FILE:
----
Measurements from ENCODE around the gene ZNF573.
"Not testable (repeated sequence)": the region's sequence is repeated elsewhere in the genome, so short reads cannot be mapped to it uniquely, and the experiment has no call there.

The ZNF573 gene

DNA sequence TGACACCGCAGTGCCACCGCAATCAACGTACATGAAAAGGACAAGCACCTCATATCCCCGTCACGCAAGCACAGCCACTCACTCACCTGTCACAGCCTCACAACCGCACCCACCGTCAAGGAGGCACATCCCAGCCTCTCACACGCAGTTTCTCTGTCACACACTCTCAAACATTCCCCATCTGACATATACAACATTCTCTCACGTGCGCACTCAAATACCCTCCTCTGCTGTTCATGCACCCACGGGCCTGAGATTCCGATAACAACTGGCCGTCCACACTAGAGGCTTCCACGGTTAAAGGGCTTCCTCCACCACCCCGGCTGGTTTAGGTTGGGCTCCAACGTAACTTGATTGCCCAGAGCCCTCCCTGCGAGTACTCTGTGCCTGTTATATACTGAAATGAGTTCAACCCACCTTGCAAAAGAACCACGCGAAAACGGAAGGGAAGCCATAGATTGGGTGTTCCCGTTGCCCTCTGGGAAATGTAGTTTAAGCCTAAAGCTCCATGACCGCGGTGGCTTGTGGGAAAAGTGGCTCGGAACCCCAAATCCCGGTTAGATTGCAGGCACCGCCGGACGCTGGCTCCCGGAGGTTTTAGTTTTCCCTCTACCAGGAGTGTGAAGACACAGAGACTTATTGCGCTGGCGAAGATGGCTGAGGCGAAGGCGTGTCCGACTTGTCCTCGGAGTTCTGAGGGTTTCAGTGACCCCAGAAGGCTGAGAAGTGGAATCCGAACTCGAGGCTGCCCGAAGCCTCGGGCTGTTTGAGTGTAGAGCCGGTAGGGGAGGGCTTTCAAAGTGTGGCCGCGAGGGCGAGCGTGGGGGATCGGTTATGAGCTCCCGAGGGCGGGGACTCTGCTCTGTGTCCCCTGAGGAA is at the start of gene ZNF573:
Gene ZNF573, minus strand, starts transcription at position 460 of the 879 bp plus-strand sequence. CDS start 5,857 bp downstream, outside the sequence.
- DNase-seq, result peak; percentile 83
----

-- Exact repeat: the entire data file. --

Measurements from ENCODE around the gene ZNF573.
"Not testable (repeated sequence)": the region's sequence is repeated elsewhere in the genome, so short reads cannot be mapped to it uniquely, and the experiment has no call there.

The ZNF573 gene

DNA sequence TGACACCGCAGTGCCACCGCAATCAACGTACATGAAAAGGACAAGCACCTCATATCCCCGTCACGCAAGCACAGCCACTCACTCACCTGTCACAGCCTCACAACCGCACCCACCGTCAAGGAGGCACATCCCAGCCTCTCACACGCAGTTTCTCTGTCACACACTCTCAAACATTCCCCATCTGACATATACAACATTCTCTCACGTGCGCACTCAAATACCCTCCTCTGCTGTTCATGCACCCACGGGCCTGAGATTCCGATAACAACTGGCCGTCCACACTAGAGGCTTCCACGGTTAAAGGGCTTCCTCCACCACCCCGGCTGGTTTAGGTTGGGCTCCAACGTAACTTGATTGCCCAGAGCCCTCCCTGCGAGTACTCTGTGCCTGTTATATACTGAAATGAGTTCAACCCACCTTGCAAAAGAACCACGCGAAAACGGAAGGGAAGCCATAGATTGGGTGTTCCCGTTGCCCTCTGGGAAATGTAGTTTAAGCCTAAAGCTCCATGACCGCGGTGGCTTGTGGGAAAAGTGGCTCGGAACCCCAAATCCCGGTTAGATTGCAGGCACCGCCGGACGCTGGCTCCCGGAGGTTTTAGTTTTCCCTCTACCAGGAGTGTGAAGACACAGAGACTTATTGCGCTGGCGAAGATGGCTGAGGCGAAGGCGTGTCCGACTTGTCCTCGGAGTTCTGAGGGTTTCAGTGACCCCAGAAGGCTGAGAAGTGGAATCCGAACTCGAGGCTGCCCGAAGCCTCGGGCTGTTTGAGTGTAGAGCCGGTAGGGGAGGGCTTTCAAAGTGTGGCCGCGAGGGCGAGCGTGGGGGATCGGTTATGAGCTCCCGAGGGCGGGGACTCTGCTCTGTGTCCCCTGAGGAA is at the start of gene ZNF573:
Gene ZNF573, minus strand, starts transcription at position 460 of the 879 bp plus-strand sequence. CDS start 5,857 bp downstream, outside the sequence.
- DNase-seq, result peak; percentile 83